Providing Medical Support on the Polish/Ukraine Border: UK-Med Update

Rachel Pugh


March 18, 2022

Our last article followed UK-Med as they first approached the Polish/Ukraine border to assess the medical and humanitarian needs of Ukrainian refugees. UK-Med was the first UK medical organisation to cross the border into the Ukraine. We now have an update on their efforts to set up treatment centres and mobile primary care units for those needing medical attention.

In an armed convoy moving cautiously across the Ukrainian countryside, Dr Andy Kent, lead surgeon of the UK medical aid charity UK-Med, is sketching out plans with his colleagues about whether to push further into the war-devastated country to focus their support in hospitals or whether they can make the most difference by working with refugees on the border.

UK-Med, which provided prolonged support in the Sarajevo conflict in the 1990s and most natural disasters since 1988, was the first NGO to have crossed into Ukraine. It is a self-sufficient team whose primary function is as an Emergency Medical Team (EMT). The aim is to bring the care that’s needed by invitation, where it’s needed without having any impact on the local area, apart from what they deliver.

Dr Kent, 57, whose 'day job' is as a consultant orthopaedic and trauma surgeon at Raigmore Hospital, Inverness, spent 17 years in the army before joining the NHS. He is taking a practical and strategic approach, worked out at every spare moment.

He says: "My priority over the next few days is the Five Ps - prior preparation and planning prevents poor performance."

Crossing the Border into Ukraine

This week he and UK-Med’s Humanitarian Operations Director Tom Godfrey and Portuguese paediatric nurse and UK-Med Senior Health Advisor Teresa Afonso, have moved UK-Med’s base from the Polish border near Rzeszow to Lviv in Northeastern Ukrainian, where air raid sirens have now become a regular part of life.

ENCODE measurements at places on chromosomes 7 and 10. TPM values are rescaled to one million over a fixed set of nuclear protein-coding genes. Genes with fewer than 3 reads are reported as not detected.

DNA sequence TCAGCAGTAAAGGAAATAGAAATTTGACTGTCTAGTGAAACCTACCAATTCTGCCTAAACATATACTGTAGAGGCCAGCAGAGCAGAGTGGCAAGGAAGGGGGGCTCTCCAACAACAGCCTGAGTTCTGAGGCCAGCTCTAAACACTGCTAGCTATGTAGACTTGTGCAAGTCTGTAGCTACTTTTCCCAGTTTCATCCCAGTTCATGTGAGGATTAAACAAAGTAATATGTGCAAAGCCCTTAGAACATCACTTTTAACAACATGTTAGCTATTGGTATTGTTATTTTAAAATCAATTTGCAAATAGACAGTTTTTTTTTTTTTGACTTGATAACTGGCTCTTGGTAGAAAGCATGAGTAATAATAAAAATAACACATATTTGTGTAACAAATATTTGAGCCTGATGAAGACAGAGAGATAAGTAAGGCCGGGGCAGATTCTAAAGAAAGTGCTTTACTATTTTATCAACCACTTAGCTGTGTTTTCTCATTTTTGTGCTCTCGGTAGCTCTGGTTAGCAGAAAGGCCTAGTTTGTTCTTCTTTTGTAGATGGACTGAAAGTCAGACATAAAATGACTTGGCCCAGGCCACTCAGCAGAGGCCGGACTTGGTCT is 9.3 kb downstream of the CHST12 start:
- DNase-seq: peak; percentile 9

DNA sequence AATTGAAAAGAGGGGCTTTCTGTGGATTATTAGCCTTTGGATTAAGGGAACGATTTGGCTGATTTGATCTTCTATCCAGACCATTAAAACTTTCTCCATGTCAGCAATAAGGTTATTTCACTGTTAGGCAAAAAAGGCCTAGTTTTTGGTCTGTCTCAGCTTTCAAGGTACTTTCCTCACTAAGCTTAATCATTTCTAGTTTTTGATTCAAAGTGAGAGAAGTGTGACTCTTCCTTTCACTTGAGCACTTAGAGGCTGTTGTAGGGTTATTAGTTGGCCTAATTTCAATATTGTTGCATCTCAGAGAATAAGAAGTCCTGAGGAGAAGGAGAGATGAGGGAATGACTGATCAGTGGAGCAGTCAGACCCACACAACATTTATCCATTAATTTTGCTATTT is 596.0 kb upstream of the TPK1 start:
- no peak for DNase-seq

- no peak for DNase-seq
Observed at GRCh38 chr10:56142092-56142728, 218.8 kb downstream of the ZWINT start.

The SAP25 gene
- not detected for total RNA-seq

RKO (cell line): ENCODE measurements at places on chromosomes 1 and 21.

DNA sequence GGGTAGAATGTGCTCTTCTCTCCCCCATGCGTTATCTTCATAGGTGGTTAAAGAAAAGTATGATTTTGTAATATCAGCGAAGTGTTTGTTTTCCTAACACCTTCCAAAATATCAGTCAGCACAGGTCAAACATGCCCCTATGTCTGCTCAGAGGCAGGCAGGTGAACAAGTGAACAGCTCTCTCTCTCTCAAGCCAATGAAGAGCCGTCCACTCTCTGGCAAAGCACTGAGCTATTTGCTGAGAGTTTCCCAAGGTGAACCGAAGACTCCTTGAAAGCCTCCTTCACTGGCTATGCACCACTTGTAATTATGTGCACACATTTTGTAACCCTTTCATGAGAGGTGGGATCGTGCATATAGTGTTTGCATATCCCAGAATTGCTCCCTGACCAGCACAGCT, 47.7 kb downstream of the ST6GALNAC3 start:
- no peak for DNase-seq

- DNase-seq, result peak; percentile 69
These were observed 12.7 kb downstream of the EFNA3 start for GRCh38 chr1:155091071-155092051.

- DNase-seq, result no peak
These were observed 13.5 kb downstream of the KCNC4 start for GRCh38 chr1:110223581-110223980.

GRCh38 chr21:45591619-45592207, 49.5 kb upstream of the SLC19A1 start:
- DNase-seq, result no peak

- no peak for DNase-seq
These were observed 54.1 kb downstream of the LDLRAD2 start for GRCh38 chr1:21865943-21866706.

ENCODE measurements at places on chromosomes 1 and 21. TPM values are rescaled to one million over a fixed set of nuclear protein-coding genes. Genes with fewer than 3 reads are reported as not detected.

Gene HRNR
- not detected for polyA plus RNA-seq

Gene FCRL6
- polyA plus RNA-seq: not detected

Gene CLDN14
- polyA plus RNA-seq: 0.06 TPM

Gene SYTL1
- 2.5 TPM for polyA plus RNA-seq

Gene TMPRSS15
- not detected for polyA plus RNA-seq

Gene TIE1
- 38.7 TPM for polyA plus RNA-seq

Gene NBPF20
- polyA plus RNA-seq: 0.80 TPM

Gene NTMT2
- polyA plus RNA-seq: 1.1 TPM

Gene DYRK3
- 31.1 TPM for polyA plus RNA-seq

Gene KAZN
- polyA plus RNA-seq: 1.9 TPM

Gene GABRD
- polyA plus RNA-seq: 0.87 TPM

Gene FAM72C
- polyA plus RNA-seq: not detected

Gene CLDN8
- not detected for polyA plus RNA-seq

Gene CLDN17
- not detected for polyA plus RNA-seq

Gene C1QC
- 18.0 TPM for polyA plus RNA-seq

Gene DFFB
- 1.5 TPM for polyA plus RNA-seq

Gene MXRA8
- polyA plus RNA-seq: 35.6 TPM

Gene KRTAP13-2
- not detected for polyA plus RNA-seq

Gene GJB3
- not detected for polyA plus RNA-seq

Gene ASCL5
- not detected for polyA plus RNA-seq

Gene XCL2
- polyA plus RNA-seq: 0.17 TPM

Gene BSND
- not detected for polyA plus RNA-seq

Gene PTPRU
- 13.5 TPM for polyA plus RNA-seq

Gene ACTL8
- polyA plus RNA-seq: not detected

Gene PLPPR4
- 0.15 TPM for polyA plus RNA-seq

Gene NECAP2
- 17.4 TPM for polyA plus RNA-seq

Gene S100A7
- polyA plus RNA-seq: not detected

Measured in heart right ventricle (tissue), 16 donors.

The trip by armoured convoy into town (not named for security reasons) revealed a hospital well prepared for the anticipated influx of patients from eastern Ukraine, with 11 trauma surgeons, two operating theatres, and plenty of available beds. The UK-Med team heard that 120 injured had come into the town overnight, but after a meeting with the senior team they agreed their help was not yet needed there but they would stay in touch.

Flexibility is the key to planning in a conflict. Dr Kent says: "It’s clear across the country that the paediatric and maternal health needs are great.  We are also considering setting up mobile health clinics inside Ukraine along the borders of the neighbouring countries."

Preparation work for the hands-on medical assistance was put in place in the first week of the conflict with Russia when Godfrey and UK-Med’s humanitarian director Dr Ram Vadi flew into Warsaw, linked up with Polish partners Polish Centre for International Aid (PCPM), set up a base in the Polish town of Rzeszow about an hour from the border, and began working out how best to focus their medical offering.